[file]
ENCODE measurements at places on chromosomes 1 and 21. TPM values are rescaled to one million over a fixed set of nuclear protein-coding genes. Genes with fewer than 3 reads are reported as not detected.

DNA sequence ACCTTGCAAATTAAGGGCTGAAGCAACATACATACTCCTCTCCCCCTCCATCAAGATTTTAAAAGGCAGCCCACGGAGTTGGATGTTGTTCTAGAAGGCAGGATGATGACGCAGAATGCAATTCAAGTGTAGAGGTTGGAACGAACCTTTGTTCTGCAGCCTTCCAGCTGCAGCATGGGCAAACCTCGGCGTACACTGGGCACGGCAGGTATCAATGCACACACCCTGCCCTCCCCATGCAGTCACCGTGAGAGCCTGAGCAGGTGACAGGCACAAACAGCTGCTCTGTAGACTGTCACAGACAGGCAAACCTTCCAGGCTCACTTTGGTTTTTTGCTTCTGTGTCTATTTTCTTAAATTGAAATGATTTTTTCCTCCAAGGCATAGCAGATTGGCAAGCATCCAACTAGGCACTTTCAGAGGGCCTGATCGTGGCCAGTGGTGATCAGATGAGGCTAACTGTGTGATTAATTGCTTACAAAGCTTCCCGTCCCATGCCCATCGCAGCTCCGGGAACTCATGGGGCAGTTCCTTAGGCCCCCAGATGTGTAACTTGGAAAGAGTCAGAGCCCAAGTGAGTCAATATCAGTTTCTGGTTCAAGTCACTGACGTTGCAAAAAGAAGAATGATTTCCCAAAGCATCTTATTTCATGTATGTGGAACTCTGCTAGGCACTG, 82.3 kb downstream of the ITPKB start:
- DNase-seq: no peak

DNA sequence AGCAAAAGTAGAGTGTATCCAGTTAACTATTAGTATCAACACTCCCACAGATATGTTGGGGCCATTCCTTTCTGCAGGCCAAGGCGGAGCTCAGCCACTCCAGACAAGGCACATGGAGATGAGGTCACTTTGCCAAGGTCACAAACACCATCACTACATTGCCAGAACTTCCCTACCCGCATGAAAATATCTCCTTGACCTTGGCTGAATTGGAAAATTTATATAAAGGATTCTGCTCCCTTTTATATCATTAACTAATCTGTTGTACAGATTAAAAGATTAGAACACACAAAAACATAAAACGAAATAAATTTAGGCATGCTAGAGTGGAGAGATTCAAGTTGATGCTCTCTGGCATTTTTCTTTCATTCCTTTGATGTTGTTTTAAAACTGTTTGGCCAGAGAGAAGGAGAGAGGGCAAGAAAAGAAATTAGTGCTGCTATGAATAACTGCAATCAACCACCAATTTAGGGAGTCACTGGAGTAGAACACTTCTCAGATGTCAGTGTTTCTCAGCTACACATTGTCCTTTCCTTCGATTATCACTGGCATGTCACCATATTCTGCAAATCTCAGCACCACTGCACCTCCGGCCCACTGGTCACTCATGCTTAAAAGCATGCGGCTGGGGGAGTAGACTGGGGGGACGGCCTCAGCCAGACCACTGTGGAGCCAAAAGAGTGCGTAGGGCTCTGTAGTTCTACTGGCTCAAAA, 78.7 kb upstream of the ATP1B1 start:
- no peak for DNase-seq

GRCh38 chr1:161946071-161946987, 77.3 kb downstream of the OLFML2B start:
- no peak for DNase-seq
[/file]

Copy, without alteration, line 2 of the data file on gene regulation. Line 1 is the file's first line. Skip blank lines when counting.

DNA sequence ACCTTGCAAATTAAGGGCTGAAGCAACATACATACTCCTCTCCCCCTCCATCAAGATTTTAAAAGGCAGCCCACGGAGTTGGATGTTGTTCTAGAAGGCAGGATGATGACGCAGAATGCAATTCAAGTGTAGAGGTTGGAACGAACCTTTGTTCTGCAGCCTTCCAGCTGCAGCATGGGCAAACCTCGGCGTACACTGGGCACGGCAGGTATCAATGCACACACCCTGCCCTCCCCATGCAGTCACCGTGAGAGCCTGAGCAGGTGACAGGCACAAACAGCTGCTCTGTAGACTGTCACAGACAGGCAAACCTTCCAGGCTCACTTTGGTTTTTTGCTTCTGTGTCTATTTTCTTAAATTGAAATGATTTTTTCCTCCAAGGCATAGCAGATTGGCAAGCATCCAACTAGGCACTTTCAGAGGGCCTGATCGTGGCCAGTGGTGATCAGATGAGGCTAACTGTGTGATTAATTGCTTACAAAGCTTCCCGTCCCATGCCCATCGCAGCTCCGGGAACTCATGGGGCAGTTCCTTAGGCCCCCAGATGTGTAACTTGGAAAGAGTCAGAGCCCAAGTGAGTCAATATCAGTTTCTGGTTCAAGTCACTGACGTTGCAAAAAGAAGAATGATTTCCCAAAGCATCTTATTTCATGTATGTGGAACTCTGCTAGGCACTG, 82.3 kb downstream of the ITPKB start: